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Remembrance Day: Chucky, Porky and Solly were part of a band of Jewish immigrant kids who grew up together in the city’s west end. Many of them eagerly enlisted for war, and most never returned home.

Leslie Scrivener Feature Writer Published On Wed Nov 11 2009 TORONTO STAR

Who’s left to remember Chucky and Porky, Solly and Harold? They are the boys of Major St. who went to war and didn’t come back – lost in the Atlantic, over the Bay of Bengal and in Holland.

Dr. Joe Greenberg is one of the few left who remembers them. He counts 10 who died in World War II who grew up with him on the west-end street that runs between College and Bloor Sts. Others were wounded or became prisoners of war.

They spent their youth in the city playgrounds, Jewish immigrant kids too poor to afford a bat and ball, never dreaming they’d own a baseball mitt. They used broom handles as sticks and frozen horse droppings for pucks to play street hockey.

These boys were among the earliest to enlist, some lying about their age, 17-year-olds going to war. One of them, Greenberg’s cousin, Harold Fromstein, known as Red, lived at 117 Major St. He used his older brother’s name to enlist in 1940. Wounded in France in 1944, and decorated for his service, he survived the war.

“When I look at photographs of these guys, I feel so sad; when I read their epitaphs, it tears my heart out,” says Greenberg, 87, known to his patients as Dr. Joe.

To generations of Torontonians he’s a legend, known as the doctor who made house calls, the one who left his patients feeling they had not only his care, but also his love. Greenberg lives above his practice four blocks west, on Bathurst St. at the corner of Ulster. Stooped and reliant on a cane, he still wears fine wool trousers and V-necked cashmere sweaters. He weeps talking about those lost friends.

Greenberg enlisted in the Royal Canadian Air Force in 1940. During home leave, he’d walk by the houses where the childhood friends he lost had lived. One of them was 82 Major St., residence of Flying Officer Irving “Porky” Lindzon, who was shot down over the Bay of Bengal in 1945.

“When I got home (on leave), I had such a yen for delicatessen sandwiches, I went to Becker’s on College St. That pastrami sandwich, it was incredible – I don’t know what else to tell you, but it would melt the heart of a cannonball. I passed Porky’s mother on my way home. She locked eyes on me. She saw this young healthy guy, and her son was buried somewhere in Singapore. It broke my heart. I could see the anguish in this woman’s eyes.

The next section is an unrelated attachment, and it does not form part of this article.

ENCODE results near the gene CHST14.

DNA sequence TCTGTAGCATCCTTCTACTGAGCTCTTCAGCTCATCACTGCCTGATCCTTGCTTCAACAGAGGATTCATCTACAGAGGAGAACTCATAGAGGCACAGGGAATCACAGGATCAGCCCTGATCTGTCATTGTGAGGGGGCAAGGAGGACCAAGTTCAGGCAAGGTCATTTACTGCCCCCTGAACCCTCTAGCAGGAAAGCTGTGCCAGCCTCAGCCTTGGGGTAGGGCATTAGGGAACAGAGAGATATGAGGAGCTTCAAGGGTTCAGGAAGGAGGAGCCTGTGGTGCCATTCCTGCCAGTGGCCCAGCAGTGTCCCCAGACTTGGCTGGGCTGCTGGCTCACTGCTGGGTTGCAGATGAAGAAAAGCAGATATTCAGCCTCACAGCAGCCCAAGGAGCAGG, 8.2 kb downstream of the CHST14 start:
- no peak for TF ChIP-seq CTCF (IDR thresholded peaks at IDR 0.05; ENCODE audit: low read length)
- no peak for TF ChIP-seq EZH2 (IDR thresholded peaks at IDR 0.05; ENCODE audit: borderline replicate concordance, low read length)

“After that, I’d cut over and walk up Brunswick, instead of Major. I couldn’t bear it.”

There are many Major Sts. – streets where immigrant sons volunteered – in cities across Canada, Greenberg says. His brother, Morton, known as Mutt, calls their particular Major St. “a street of collective goodness.” Morton still lives in the family home at 98 Major.

About 17,000 Canadian Jewish men and women served in World War II, Eric McGeer notes in his book Words of Valediction and Remembrance.

Jews made up 2 per cent of the population but represented 7.5 per cent of national enlistment. Why this enthusiasm to serve? It has to do with the values of their parents, who fled pogroms, Greenberg believes. They arrived here with little – in Greenberg’s case, his parents’ fortune was two silver spoons – but rich in hope for their children. They sold fruit and vegetables from wagons, keeping the horses in their backyards, and collected scrap metal and junk. “They recognized and appreciated what Canada had done for them,” says Greenberg, “that it was a free county where they could raise their children in peace.”

Flight Sgt. Harold Sobel lived at 5 Major St., and Flight Sgt. Solomon (Solly) Kay next door at 3. Their houses still stand, a few steps north of College St.

The two were friends and competitors, pitching against each other in rival baseball teams at Lansdowne playground. They formed a club and carried their membership cards as good luck charms. A third friend, Charles (Chucky) Males, joined them in the air force. A rear gunner, he was killed on his first mission in 1944, the only man in the aircraft to die.

“Solly was the milkman’s son, Harold, the furrier’s son, and Chucky was brought up by his grandfather,” says Greenberg. “They were inseparable. And who the hell knew his name was Charles?”

Sobel is buried in the Netherlands, Kay in France and Males in England. Acting Cpl. Arthur Gold, who lived at 144 Major, was killed in Italy in 1944 and buried there at Moro River Canadian War Cemetery.

Greenberg also remembers when the mother of Joe and Murray Sonshine got telegrams indicating both her sons were missing in action. (Murray died; Joe was taken prisoner and sent to Buchenwald, though he did survive.) “God almighty, that was something else.”

It’s bitter to remember all that loss, but Greenberg also recalls a youth filled with pals and pranks. He belonged to the Knot Hole Gang. A group of kids would walk to Maple Leaf Stadium on Fleet St. to watch baseball, but had only one ticket. The first boy would use the ticket, then go up to the top of the stadium, drop it down the bleachers to the next kid, and so on.

“I really treasure those days,” he says. “We were poor and we didn’t know it.”

Of course, the war added a note of tragedy. “It was like Charles Dickens wrote in A Tale of Two Cities. It was the best of times and it was the worst of times.”

One response to “THE BOYS OF MAJOR STREET”

  1. Vicki Leoanrd says:

    Chucky was my moms cousin she idolized him. I am trying to find any family history I can . I am in the California USA first generation American.
    My mother was Esther Cohen , she had a sister Rose Cohen. He parents were Benjamin and Shirley Cohen.
    grandparents – David and Esther Cohen, Samuel and Besse Cohen

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